The literacy project a work in progress
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The Literacy Project, a work in progress…. Christy Ermers Patricia Maya. Why we are doing this workshop?. “Almost anything can become a learning experience if there is enough caring involved” (Mary Mac Cracker) Do you cut and paste? Is there a curriculum just for literacy?

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The literacy project a work in progress l.jpg

The Literacy Project, a work in progress…

Christy Ermers

Patricia Maya


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Why we are doing this workshop?

“Almost anything can become a learning experience if there is enough caring involved” (Mary Mac Cracker)

Do you cut and paste?

Is there a curriculum just for literacy?

Are all literacy students the same?

Do you have a multi-level class?

Do you have books and materials specific to literacy?

Do feel lost at times on how to explain the same thing in different ways?

Do you feel frustrated?

Well you’re not alone….. That’s why the Literacy Project IS a work in progress!

The Literacy Project, a work in progress... C.Ermers, P. Maya


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Things to condider:    The 4 “P” method

PREPARE for a real life – changing experience.

Yourself ___________________________________

Classroom _________________________________

Materials __________________________________

PLAN for success.

Yourself ___________________________________

Classroom _________________________________

Materials __________________________________

PROVIDE opportunity to use new language.

Yourself ___________________________________

Classroom _________________________________

Materials __________________________________

PACE is important to build confidence. Slow and steady preserves self esteem.

Yourself ___________________________________

Classroom _________________________________

Materials __________________________________

The Literacy Project, a work in progress... C.Ermers, P. Maya


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Who are our literacy Students?

“Enthusiasm is contagious: start an epidemic” (Don Ward)

Great men and women who test our patience and fill our lives with hope that there is a better future for all in Canada. Many of our students have hopes and dreams of a better tomorrow. They depend on us to guide them and give them a “face” to this new life and country. It’s our responsibility to provide them with a safe and happy environment full of learning and knowledge. We can empower them with the language and know-how for them to leave our classes with tools in order for them to serve society the best way possible. Is this a dream? Maybe – but if we remind ourselves that some, no all, will do this, then we work for that “some” that will.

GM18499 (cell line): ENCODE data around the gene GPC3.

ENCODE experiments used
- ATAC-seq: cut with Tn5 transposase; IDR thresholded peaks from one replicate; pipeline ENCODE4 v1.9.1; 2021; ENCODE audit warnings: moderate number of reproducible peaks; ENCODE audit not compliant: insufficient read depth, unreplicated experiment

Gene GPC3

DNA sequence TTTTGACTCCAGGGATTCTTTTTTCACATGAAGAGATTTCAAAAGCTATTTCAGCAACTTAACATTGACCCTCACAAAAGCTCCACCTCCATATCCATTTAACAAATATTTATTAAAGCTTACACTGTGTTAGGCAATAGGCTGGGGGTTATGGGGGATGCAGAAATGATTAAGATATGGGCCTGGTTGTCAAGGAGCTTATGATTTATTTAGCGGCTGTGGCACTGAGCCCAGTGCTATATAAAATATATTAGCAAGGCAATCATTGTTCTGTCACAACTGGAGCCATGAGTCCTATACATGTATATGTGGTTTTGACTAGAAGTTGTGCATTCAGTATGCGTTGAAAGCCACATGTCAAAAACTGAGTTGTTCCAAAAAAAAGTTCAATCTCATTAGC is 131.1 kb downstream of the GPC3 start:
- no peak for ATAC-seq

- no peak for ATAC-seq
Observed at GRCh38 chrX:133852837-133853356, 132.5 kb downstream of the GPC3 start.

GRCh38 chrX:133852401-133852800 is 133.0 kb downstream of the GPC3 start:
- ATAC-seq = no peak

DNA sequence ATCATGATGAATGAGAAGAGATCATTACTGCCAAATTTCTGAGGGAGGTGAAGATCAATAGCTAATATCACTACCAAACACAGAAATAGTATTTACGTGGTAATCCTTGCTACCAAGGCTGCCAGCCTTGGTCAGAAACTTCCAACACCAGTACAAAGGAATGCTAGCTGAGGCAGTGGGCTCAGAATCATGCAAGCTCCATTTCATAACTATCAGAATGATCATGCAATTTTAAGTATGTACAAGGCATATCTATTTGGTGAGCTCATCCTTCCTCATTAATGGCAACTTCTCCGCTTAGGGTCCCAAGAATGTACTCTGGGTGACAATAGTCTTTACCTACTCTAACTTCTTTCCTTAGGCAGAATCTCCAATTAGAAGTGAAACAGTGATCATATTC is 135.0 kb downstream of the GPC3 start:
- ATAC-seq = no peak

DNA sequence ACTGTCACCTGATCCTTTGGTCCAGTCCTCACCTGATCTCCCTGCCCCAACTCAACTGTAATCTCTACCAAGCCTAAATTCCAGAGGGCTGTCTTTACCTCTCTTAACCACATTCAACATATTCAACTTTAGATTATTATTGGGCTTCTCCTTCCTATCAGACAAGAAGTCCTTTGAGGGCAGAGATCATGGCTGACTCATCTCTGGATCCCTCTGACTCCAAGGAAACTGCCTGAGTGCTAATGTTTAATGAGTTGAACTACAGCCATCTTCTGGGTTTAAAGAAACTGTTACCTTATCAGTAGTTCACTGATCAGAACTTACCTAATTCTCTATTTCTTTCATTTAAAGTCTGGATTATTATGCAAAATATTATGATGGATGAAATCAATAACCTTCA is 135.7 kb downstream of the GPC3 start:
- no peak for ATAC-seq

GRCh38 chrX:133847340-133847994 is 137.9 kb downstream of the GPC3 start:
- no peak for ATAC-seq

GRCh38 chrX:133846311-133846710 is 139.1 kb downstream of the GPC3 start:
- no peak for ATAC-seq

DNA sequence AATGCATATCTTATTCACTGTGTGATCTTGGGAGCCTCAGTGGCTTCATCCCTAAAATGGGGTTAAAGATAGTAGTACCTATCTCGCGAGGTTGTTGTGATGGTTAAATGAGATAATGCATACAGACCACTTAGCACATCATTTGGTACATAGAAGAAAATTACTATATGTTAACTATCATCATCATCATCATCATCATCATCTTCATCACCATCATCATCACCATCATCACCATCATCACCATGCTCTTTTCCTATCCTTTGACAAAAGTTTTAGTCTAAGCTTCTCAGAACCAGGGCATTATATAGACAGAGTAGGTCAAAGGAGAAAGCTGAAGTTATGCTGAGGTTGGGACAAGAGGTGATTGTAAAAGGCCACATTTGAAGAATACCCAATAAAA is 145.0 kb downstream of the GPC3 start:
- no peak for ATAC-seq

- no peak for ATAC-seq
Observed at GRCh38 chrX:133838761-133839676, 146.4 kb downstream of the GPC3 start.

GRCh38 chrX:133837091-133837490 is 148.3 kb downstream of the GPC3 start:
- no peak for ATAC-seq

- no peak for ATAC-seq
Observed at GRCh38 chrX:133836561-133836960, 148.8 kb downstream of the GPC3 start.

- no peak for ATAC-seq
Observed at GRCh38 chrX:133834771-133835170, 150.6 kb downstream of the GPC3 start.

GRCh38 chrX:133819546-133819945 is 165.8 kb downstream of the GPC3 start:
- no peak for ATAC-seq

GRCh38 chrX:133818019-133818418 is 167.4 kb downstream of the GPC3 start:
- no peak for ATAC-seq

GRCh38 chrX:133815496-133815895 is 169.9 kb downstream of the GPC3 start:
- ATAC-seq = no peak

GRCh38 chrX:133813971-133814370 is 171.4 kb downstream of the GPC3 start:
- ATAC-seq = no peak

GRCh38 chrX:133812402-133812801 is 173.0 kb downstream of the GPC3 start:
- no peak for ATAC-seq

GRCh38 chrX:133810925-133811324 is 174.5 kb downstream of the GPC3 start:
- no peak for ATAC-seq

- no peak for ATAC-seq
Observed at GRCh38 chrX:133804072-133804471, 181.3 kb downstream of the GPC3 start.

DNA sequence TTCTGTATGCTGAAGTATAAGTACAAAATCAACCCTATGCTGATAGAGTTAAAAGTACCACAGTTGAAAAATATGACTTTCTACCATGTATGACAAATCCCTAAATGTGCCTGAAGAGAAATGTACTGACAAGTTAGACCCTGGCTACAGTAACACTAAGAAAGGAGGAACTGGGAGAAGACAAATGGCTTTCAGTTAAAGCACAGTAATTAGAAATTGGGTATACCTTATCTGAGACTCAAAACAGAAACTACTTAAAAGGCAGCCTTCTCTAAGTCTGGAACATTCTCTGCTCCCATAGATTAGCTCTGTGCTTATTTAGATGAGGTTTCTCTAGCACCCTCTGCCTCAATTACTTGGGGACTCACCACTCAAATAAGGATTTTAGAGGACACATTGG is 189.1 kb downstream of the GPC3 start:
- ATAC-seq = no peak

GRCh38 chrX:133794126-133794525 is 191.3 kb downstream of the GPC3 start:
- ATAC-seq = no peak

The Literacy Project, a work in progress... C.Ermers, P. Maya


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Challenges… Rewards…

“The basic idea behind teaching is to teach people what they need to know” (Carl Rogers)

Establish personal connections first. Step into their shoes and ask yourself why they would want to talk to you. You should seek to develop a sense of community in the classroom, which means they must see you as someone who they enjoy talking to. For example, learn not only the students’ names but also the names of their family members. In other words, talk about what matters to the students first.

Use interruptions as a teaching moment. If a student arrives late, use that opportunity to discuss public transportation or numbers as a review on telling time. If a student has a sick child, discuss medical issues and various symptoms. The bottom line is to be spontaneous. The students will remember and learn real-life language as it unfolds naturally.

Literacy students cannot mutli-task. It is best not to write a lot on the board and have students copy while you continue to explain. If they are busily copying down information, they will not focus on what you are telling them.

Feed their stomachs sometimes, not just their minds. Watch for cues that your students may be hungry and share snacks together as a class (candy gives a boost of energy). Make sure students can see and hear the lessons (dollar store glasses).